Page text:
Over the past few years, the rise of cassette culture has put a spotlight on hundreds of upstart and established cassette labels, as well as those who mix cassettes with vinyl and the occasional CD-R. This attention had led to an increase in awareness that tapes can be just as viable for musical distribution as vinyl or CD. In fact, with it being cheaper to produce multiple cassettes versus the same amount on vinyl or CD, it should come as no surprise that these boutique and specialty labels are popping up almost overnight. And in support of Beats Per Minute’s year-end coverage, both myself and senior staff writer Josh Becker, as huge fans of the medium, are going to take a quick look at some of the releases and labels which shaped much of our tape habits in 2012. Josh Becker takes a look at some of the tape releases which found their way into his musical routines, and I list some cassette labels which anyone with even a passing interest should get to know going into the new year. The next official Cassette Culture column will be along shortly in January, but in the meantime, enjoy our cassette retrospective of 2012.
UFO sightings from the mid-twentieth century provide the inspiration for this odd burst of Finnish freak folk, presented with an electronic twist. Abstraction and chaos in the forest at nighttime.
Broken techno noise; the devastation of the sublime, and vice versa. This label released a lot of great busted electronica this year, and this tape was the cream of the curious crop.
In space, no one can hear you glide–except for this trusty Vermont label. Killer kosmiche for the post-new-age set. A synth orbits the sun.
Another SicSic winner, this time from Japan. Music this placid isn’t usually this interesting, but Buchikamashi isn’t your usual synth maestro. Pillow-soft meditations with a jagged, abstract edge.
[Love All Day]
One of the best electronic ambient artists working today, Panabrite released a couple terrific little releases. This was his most charming soundtrack to the exploratorium of the mind.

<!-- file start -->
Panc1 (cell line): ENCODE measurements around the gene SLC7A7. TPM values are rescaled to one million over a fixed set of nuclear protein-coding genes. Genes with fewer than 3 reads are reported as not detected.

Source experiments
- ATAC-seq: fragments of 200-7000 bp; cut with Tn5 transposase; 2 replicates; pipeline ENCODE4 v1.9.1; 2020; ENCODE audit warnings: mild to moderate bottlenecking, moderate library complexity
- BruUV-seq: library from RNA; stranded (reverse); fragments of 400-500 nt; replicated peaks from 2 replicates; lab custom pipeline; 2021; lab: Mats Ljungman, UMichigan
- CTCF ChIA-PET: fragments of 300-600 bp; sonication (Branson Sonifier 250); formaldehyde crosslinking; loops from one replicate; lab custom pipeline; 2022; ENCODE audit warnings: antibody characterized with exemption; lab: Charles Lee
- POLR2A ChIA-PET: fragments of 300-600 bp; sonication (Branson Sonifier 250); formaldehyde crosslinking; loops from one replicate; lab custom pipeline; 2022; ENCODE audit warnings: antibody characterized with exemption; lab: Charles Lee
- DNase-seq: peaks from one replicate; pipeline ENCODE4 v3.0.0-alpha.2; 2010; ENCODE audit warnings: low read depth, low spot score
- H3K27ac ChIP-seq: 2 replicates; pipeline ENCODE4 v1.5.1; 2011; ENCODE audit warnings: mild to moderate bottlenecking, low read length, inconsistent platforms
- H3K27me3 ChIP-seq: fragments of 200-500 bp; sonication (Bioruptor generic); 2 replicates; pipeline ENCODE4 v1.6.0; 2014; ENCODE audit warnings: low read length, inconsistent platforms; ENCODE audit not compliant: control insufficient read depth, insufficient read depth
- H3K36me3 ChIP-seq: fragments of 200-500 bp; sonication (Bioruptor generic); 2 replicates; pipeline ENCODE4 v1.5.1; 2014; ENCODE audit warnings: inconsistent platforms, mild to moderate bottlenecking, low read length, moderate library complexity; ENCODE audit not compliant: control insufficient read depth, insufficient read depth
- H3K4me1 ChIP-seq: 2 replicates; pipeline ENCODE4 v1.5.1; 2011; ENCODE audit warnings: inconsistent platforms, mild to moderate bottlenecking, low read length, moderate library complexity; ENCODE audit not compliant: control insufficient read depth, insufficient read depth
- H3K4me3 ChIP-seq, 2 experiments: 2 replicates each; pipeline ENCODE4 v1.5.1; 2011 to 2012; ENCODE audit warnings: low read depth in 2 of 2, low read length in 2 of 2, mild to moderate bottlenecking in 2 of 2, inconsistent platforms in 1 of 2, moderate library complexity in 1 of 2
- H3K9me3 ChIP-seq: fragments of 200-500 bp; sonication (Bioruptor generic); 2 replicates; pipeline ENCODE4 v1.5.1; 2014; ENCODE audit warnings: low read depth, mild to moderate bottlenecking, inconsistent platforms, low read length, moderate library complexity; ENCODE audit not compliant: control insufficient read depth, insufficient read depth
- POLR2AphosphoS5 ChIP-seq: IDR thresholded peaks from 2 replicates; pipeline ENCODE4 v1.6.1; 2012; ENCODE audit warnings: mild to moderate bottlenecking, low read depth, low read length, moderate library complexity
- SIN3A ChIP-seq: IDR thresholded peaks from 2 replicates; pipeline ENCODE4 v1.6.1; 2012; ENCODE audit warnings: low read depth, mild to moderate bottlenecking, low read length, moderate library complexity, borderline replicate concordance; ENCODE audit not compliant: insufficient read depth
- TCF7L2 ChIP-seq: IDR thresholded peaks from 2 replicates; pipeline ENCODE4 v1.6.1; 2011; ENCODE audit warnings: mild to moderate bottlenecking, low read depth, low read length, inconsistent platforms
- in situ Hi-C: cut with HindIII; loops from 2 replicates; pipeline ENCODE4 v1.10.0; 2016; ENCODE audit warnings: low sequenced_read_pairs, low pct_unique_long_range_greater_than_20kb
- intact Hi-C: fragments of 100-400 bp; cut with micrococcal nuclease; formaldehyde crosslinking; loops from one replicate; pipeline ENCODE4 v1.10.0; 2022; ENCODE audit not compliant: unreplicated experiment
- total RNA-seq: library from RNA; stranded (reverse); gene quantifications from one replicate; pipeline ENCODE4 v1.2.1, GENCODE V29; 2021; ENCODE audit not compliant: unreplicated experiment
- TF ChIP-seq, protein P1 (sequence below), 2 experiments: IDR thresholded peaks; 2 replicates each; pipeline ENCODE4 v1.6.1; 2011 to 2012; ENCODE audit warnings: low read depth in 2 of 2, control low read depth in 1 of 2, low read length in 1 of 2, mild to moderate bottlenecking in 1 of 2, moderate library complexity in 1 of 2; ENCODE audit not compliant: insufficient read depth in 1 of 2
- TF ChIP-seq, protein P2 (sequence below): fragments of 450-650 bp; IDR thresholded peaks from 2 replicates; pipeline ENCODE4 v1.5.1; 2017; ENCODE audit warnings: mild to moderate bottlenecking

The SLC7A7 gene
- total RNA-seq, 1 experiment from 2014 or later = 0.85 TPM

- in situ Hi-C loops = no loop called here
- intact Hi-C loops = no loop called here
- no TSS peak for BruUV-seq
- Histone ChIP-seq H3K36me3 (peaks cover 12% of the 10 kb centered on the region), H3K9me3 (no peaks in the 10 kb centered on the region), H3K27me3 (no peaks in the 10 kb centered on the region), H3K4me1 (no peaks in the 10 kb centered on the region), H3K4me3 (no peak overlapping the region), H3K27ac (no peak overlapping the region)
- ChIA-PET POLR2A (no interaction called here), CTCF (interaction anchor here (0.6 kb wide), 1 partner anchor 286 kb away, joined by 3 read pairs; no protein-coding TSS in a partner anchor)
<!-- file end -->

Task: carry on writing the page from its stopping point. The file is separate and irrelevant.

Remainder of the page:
Motion Sickness of Time Travel
[A Guide To Saints]
Sure, Rachel Evans made waves with her double LP for Spectrum Spools, but this cassette release is more than an afterthought. She’s got a lovely voice for this sort of thing, and an even lovelier ear for drone music that’s as meditative as it is captivating.
Wisdom From the Stars
In case you couldn’t tell, SicSic wins my prestigious award for best cassette label of the year. There must be something in the water over in Frankfurt, something that leads them to find and release just the weirdest synth jams being recorded to tape. This one’s more old school, like a stripped-down take on Tangerine Dream.
M. Geddes Gengras
Absolutely insane. Twinkling, short-circuiting electronic abstraction that’ll practically vibrate out of your cassette deck. If you’ve never heard this dude’s stuff before, start with last year’s wonderful This Could Be The Last Time. Rest assured that said cassette is not in fact his last time, and we can all be thankful for that.
[Not Not Fun]
Dusty synthpop that sounds less consciously retro and more like it was unearthed in the back of your dad’s Oldsmobile sedan. A bit motorik, a bit new agey. A whole lot of fun.
Operation Neptune Spear
Re-released as part of his Ornamented Walls LP for Modern Love, this is among the noisiest and industrialest of industrial noise techno you’ll hear all year. Vatican Shadow seems to have a limited genre scope, but he is very, very good at what he does. He’s released a slew of tapes on Hospital Productions over the last couple years; get your hands (or ears) on whatever you can.
A Silent Stroll On Sombre St.
Eerie, nocturnal drones from this rising underground star (“star”) from Brazil. Great for strolling through abandoned industrial parks, empty reservoirs, and the intolerable void of nothingness that creeps up on the corners of your mind as you try to fall asleep.
[Pretty All Right]
Psychedelic dreamscapes utilizing soft keyboards and atmospheric guitars. Chiller than chill.
Recalling Your Ghostly Thoughts
[Full Of Nothing]
Stars of the Lid-style drones, straight from Kyoto. Ghostly indeed–harmonic fragments haunt the edges of this tape, floating amidst the noisy drifts.
Wilting, reverbed R&B and glacial techno and unsettling synth ambience. I’ve heard it said that this cassette comes with a bag of Cheetos and a VHS compilation of TLC’s greatest music videos, but unfortunately I cannot confirm at this time.